The fear is that stormwater will race down the hill, crossing the concrete unabated, and push more sediment downstream, residents said. That could erode the creek, increase the potential for flooding and harm aquatic life, they said.
Repairs to the Bolin Creek Greenway in recent years show what could happen, Mt. Bolus Road resident Will Raymond said. Floodwaters in 2013 damaged the trail’s edges, destroying handrails and retaining walls, and creating a large landslide in one section.
Town leaders seem determined to move full speed ahead anyway, Raymond said.
“The town doesn’t listen to the experts. They don’t listen to the residents,” he said. “I guess we’re doing to have to find chunks of asphalt in the creek before the town starts believing this was a bad idea.”
Raymond brought his concerns to the Friends of Bolin Creek a few years ago, McClintock said. The group opposed the project, she said, but had few options because it had been approved. They plan to work with town staff this week on a way to monitor the creek’s health, she said.
Town and Jordan Lake watershed rules do allow greenway construction in conservation districts, but those greenways must be designed, built and maintained in a way that reduces their impact.
The N.C. Department of Environment and Natural Resources has approved the plan, Jensen said, They are using concrete for the trail, because it’s better suited for poor soils and in areas that flood, he said.
Some residents suggested a wider sidewalk on Umstead Drive would be better, even if it requires land from neighbors or juts out over the creek. The work should have been done a few years ago, they said, when OWASA put its new sewer line under Umstead Drive.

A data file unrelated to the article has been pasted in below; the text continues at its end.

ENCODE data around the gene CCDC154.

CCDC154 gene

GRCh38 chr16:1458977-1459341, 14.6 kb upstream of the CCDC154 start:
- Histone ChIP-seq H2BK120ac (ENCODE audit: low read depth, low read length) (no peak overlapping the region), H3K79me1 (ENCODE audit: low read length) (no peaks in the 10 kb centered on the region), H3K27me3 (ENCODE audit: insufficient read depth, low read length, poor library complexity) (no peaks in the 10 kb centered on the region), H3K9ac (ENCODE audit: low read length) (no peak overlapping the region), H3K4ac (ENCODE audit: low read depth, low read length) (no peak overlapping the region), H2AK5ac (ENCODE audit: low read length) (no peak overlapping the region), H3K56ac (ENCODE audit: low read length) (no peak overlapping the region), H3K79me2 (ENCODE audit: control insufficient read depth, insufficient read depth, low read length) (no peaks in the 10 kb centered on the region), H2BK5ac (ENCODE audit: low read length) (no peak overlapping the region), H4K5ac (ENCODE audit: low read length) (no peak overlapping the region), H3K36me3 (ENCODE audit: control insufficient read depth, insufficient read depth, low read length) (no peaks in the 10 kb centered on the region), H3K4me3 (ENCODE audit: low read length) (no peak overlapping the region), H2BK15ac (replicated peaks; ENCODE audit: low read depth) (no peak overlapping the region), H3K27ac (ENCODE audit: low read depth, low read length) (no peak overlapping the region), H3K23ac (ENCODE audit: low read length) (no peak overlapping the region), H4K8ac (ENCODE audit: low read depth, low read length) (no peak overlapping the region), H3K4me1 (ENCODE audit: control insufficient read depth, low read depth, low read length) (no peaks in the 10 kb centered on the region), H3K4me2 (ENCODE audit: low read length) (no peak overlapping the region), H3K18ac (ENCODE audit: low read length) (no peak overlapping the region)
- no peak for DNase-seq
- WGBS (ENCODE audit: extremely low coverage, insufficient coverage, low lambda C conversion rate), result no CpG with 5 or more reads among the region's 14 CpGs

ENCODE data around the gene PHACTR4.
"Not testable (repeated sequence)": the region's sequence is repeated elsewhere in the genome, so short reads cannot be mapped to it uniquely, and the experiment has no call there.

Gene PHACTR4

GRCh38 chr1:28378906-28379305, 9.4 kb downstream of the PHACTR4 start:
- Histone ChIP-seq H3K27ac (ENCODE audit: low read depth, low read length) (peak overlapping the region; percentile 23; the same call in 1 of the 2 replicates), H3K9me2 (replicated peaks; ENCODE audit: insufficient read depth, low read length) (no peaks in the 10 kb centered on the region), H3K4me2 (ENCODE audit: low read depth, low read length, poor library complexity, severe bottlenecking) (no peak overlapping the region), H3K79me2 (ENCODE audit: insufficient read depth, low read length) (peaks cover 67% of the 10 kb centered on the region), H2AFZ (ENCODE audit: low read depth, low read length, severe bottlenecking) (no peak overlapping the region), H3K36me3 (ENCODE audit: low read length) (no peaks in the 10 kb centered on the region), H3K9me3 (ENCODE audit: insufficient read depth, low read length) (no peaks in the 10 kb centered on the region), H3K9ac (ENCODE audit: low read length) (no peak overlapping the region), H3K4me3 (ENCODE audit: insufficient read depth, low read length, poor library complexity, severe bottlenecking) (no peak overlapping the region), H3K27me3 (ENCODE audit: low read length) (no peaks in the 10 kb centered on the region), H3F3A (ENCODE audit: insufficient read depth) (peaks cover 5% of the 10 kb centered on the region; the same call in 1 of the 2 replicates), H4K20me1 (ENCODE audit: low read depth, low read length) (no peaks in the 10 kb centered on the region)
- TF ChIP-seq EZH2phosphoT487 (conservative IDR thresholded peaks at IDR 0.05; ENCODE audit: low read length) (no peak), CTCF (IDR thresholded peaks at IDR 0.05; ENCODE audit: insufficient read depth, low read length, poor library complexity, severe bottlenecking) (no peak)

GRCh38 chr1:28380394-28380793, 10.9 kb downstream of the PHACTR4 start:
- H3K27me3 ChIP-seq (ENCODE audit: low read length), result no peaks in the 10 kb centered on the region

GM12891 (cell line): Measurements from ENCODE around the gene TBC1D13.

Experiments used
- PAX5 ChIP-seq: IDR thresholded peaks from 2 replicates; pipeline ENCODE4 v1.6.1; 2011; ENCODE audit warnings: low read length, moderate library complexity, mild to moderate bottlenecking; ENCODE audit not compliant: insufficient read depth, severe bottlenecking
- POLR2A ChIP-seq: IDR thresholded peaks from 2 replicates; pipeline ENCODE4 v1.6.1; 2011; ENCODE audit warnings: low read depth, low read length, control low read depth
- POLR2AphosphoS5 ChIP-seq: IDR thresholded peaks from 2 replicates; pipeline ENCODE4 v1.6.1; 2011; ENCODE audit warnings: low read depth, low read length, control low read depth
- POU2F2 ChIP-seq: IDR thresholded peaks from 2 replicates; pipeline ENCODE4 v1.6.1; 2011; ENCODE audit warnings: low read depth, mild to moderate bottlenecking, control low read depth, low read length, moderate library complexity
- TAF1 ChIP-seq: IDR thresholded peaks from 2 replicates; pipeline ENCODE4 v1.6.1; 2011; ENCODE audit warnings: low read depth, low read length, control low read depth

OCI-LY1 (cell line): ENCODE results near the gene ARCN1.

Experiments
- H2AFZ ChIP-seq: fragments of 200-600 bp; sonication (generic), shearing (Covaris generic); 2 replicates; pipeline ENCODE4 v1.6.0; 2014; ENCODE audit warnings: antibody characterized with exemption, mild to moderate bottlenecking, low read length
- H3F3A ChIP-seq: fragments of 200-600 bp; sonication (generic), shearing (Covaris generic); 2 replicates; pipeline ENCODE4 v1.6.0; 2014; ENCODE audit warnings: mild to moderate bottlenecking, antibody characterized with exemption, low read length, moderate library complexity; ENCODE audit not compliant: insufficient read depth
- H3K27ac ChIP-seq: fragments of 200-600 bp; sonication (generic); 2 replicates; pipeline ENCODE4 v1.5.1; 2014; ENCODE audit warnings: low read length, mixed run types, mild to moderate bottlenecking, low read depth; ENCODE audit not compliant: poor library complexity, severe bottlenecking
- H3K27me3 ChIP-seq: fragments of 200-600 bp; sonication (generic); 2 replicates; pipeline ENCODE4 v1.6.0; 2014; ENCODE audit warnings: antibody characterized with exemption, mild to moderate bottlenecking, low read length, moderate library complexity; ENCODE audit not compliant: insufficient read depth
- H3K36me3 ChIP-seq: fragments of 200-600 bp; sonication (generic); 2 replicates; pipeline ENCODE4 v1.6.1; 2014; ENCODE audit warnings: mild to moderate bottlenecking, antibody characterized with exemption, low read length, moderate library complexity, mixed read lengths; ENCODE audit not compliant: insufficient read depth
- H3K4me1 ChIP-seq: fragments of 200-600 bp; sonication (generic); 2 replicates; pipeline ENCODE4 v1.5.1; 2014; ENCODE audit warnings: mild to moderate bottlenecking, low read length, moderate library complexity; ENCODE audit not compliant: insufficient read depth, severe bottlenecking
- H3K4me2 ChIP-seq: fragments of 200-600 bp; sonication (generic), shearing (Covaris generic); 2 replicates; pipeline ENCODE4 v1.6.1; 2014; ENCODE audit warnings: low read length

That would have been more expensive, affected more neighbors and taken more trees from the creek’s northern bank, Webster said.
The town has created an online storymap (nando.com/1n-) to provide updates about the work. The map shows landscaping around the MLK Boulevard culvert and west along the greenway to Umstead Drive. Only a few stone retaining walls will be added on the southern side of the creek.
Town staff will consider again this fall whether the trail along the creek should get new landscaping, he said.
“We have the plans, and we generally follow the plans,” he said. “But just as important, when you’re in the field, you look at the reality.”
That is small comfort to Janet Tice, whose home overlooks the creek. Tice said she first learned the work was starting when crews cut down some of the trees. She never got the town’s May letter alerting neighbors that the work would start in June, she said.
“I fail to see how this is not going to be just a disaster when it comes to erosion and flooding,” she said.
Webster and Jensen invited residents to keep an eye on the work – from a safe distance – and call if they see possible problems.
“We (welcome) people’s ideas,” Webster said. “We live in a community with a whole lot of smart folks.”